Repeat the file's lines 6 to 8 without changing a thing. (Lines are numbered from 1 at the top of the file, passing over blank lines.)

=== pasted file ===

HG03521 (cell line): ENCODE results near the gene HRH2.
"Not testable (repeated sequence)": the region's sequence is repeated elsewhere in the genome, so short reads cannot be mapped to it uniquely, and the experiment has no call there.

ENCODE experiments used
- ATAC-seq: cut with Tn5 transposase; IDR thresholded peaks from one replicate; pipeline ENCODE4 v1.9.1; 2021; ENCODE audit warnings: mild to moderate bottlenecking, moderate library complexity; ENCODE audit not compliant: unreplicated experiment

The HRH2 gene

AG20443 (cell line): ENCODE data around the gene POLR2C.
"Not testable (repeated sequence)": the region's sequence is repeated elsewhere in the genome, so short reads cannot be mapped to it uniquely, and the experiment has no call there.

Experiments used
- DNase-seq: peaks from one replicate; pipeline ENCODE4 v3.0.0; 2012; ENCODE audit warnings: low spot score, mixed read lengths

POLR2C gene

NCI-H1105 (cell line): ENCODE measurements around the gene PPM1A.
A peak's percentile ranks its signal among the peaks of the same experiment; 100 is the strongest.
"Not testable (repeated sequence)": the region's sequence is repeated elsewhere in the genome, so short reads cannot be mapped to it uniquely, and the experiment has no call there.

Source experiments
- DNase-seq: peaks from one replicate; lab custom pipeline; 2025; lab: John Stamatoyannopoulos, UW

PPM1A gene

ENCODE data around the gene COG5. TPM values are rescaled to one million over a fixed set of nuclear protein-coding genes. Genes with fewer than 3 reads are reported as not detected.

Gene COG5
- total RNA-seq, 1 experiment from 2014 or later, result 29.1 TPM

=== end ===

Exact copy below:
AG20443 (cell line): ENCODE data around the gene POLR2C.
"Not testable (repeated sequence)": the region's sequence is repeated elsewhere in the genome, so short reads cannot be mapped to it uniquely, and the experiment has no call there.

Experiments used